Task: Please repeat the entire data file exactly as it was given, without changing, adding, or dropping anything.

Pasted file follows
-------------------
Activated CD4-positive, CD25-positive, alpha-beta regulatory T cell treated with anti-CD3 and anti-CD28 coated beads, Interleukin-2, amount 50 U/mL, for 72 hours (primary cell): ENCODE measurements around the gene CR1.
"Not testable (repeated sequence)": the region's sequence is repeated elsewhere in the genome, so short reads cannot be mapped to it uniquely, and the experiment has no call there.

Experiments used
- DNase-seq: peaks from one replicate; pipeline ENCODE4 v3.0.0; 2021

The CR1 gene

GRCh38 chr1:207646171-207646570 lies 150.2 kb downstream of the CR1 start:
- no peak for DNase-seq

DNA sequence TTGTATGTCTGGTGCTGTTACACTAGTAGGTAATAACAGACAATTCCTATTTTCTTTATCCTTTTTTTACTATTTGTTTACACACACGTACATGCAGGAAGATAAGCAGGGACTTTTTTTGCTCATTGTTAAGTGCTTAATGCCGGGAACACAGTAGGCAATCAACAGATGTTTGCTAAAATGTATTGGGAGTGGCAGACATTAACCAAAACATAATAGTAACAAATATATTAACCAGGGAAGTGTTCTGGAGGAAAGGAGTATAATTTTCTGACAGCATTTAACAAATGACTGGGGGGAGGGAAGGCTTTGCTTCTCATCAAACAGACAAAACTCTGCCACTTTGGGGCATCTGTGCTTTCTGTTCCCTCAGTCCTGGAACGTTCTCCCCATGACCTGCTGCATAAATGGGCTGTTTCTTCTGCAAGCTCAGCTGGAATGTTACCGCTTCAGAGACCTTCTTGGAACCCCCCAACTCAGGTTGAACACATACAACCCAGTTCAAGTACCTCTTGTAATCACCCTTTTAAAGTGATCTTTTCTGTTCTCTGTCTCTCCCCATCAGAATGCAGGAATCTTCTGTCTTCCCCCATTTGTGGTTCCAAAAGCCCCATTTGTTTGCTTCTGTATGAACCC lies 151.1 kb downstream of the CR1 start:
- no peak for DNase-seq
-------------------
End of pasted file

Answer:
Activated CD4-positive, CD25-positive, alpha-beta regulatory T cell treated with anti-CD3 and anti-CD28 coated beads, Interleukin-2, amount 50 U/mL, for 72 hours (primary cell): ENCODE measurements around the gene CR1.
"Not testable (repeated sequence)": the region's sequence is repeated elsewhere in the genome, so short reads cannot be mapped to it uniquely, and the experiment has no call there.

Experiments used
- DNase-seq: peaks from one replicate; pipeline ENCODE4 v3.0.0; 2021

The CR1 gene

GRCh38 chr1:207646171-207646570 lies 150.2 kb downstream of the CR1 start:
- no peak for DNase-seq

DNA sequence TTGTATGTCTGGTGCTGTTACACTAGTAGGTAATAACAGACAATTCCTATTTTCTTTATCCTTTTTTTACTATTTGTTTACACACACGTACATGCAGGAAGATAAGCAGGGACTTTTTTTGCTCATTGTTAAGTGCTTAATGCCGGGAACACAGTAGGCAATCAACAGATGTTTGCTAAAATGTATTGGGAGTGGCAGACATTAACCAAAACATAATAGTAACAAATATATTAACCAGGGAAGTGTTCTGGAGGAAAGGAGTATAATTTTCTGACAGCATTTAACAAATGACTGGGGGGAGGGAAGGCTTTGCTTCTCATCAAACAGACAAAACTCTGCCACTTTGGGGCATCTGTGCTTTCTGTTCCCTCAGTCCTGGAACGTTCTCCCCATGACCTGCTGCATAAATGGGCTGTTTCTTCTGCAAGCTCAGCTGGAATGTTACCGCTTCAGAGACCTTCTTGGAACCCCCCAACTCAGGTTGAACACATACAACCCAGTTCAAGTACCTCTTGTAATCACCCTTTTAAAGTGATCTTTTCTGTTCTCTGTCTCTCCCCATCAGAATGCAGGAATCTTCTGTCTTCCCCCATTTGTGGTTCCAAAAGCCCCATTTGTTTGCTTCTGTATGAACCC lies 151.1 kb downstream of the CR1 start:
- no peak for DNase-seq